Mapping the Interior by Stephen Graham Jones Rating: ★★★★★
Mapping the Interior is a horrifying, inward-looking novella from Stephen Graham Jones that Paul Tremblay calls “emotionally raw, disturbing, creepy, and brilliant.”
Walking through his own house at night, a fifteen-year-old thinks he sees another person stepping through a doorway. Instead of the people who could be there, his mother or his brother, the figure reminds him of his long-gone father, who died mysteriously before his family left the reservation. When he follows it he discovers his house is bigger and deeper than he knew.
The house is the kind of wrong place where you can lose yourself and find things you’d rather not have. Over the course of a few nights, the boy tries to map out his house in an effort that puts his little brother in the worst danger, and puts him in the position to save them . . . at terrible cost.
Trigger warning: physical violence by a police officer, discussion of colonialism and genocide of Indigenous peoples, death.
Ghosts stories are more interesting when authors do something new with them. Stephen Graham Jones does something brilliant with ghosts, making it specific to him. Mapping the Interior centers around a young boy struggling with the death of his father. He sees his father, all decked out in Blackfeet regalia and walking the floors of their home. Junior tries to reach his father, figuring out more ways he can get his father from the invisible to the physical of the world. From ghost to a real, breathing and living human.
The bustles, the armbands, the beadwork, the cool knee-high moccasins-and the facepaint. It makes you look like the assassin-aliens in space movies. With your face black and white like that, you automatically slit your eyes like a gunfighter, like you’re staring America down across the centuries.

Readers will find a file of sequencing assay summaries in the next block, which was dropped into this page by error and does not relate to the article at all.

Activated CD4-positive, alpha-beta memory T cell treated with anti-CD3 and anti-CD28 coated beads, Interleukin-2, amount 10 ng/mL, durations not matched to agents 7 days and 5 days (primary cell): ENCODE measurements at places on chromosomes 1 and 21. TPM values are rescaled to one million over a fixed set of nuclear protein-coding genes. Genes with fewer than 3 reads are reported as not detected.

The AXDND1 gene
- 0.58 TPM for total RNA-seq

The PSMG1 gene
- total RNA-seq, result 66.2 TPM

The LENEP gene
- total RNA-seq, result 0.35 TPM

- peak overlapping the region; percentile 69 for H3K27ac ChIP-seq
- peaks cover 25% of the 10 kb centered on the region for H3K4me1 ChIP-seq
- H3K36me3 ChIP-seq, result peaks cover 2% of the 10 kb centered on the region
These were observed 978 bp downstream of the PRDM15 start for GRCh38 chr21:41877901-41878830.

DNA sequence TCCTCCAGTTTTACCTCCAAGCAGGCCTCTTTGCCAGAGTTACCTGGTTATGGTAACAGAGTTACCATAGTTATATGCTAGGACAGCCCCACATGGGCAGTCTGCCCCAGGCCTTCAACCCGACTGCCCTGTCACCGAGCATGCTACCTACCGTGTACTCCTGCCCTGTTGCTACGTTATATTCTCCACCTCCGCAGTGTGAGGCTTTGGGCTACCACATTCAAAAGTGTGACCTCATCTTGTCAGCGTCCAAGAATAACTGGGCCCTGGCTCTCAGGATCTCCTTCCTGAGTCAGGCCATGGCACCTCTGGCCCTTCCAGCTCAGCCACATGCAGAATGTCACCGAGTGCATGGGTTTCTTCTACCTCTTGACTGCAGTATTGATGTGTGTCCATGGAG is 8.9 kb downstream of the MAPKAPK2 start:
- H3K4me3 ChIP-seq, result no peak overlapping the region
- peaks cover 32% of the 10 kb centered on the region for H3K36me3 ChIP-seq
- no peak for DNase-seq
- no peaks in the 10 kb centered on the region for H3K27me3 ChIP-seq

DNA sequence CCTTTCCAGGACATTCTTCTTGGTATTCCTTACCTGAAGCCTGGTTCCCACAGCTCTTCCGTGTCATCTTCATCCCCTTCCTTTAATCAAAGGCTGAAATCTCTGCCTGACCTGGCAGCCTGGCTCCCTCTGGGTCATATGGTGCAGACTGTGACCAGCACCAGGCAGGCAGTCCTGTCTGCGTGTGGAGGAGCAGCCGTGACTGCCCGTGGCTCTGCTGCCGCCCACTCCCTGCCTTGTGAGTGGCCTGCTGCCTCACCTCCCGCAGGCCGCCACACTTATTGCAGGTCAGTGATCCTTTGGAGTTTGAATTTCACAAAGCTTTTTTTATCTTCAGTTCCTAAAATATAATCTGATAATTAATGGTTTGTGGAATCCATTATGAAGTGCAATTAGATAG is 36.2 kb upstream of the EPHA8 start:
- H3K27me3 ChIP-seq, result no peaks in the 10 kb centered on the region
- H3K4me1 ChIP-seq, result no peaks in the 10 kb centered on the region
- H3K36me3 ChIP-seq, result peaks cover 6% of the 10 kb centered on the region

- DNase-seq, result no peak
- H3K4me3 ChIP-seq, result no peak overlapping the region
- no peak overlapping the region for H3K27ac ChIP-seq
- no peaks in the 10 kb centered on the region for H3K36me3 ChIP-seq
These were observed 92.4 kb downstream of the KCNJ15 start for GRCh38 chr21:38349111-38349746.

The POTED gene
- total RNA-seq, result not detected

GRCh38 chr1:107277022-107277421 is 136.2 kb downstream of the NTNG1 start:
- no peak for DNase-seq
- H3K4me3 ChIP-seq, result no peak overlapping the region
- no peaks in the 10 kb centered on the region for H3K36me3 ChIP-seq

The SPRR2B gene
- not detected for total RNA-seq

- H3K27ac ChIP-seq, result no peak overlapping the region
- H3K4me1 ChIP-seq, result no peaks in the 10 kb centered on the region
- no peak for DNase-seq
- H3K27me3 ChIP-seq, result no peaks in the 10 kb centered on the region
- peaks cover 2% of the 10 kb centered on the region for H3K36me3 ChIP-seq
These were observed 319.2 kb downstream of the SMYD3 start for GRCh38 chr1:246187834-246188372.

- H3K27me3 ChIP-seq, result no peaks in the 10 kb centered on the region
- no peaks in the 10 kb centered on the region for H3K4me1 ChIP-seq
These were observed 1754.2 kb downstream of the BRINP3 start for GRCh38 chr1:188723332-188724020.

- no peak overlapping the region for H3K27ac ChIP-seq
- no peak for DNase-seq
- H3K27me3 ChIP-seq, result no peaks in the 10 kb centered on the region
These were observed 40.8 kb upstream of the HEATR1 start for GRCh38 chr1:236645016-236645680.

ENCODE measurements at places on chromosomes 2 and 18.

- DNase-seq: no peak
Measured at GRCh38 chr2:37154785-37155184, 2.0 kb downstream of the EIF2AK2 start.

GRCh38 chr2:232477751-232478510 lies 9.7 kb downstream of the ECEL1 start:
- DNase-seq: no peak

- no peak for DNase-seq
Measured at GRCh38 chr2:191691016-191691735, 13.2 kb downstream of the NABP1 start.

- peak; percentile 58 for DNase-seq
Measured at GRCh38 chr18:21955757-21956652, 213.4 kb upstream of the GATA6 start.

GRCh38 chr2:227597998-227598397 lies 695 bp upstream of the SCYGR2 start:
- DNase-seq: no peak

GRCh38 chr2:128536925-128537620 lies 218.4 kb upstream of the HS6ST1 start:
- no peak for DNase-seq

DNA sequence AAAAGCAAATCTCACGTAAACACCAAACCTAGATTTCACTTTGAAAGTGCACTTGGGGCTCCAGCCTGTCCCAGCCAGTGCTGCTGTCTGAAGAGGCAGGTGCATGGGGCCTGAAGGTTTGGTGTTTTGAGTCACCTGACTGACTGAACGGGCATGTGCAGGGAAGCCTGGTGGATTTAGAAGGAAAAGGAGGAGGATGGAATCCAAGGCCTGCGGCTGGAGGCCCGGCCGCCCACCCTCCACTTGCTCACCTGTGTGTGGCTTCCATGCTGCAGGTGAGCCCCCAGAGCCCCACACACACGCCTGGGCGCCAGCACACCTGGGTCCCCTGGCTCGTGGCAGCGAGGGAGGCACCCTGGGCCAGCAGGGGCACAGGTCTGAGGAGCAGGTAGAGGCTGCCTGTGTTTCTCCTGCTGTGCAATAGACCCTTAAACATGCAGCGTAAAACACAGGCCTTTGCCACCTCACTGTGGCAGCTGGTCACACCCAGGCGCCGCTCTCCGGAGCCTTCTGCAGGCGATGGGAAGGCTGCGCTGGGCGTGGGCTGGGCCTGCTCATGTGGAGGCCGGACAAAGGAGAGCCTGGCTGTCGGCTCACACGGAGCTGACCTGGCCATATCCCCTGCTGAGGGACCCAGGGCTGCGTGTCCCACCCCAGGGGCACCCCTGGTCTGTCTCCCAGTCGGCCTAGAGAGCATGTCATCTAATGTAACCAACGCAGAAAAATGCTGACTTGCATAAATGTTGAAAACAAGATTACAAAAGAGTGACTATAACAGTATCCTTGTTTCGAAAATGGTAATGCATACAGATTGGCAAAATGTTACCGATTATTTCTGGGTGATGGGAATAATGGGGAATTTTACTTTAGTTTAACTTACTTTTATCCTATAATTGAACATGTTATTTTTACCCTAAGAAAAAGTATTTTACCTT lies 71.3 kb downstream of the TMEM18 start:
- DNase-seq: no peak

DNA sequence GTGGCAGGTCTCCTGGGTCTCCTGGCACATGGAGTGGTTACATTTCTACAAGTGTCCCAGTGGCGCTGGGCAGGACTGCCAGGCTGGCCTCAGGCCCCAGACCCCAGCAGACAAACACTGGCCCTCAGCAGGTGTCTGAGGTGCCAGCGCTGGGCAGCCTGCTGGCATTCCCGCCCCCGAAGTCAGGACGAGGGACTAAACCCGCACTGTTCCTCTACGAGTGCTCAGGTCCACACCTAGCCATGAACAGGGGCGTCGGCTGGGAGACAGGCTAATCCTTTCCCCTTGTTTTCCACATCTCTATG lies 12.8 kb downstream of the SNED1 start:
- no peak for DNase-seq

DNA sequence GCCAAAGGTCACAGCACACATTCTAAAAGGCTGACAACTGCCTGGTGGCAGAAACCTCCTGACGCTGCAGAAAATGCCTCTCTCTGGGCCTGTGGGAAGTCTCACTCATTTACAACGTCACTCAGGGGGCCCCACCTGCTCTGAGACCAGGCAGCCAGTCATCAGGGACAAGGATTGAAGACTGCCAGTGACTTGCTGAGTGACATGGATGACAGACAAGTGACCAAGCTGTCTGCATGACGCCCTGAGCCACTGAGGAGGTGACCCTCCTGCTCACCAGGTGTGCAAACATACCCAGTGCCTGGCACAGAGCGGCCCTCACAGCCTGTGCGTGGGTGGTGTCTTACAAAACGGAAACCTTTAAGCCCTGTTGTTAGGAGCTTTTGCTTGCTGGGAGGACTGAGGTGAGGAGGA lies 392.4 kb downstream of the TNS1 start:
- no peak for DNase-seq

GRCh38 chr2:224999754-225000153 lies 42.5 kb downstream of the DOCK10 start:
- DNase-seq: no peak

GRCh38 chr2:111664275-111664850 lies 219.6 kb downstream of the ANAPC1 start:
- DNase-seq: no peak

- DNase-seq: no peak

Because many of these practices were illegal until the 70s (sometimes longer), his father dressed in regalia is a memory forcing Junior to come to terms with not just family trauma but cultural trauma. It is a part of Junior, just as this memory and this ghost of his father is a part of him. The past is part of the present. The deputies and the neighbors that are in his life remind us that their existence was and is still seen as a threat.
Indians, we don’t have guardian angels-if we did, they’d have been whispering to us pretty hard when some certain ships bobbed up on the horizon-but we do have helpers. I think usually it’s supposed to be an animal.
The question Stephen Graham Jones suggests is what happens when your family carries the weight of being Native in a country that once wanted his people gone from their land. Given that the past is so much a part of the present, it is handed down to each new generation.
When I was twelve years old, I mapped the interior of our home.
Stephen Graham Jones does something really interesting with the home. Ghosts start to look like something other than a family member but something connecting Native people to their past with colonialism. ‘Interior of our home’ starts to look much more than blueprints.
Mapping the Interior is eerie and there’s always something around the corner. All the character’s are full of depth and imperfections. Junior has the feel of a true teenager, not some imagined idea of what teens are like. Everything in this book feeds on your ability to picture it as if in real life. The smushed cigarette, the silence, the burned spaghetti feels more like something happening next door rather than on a page.
No one does horror like Stephen Graham Jones.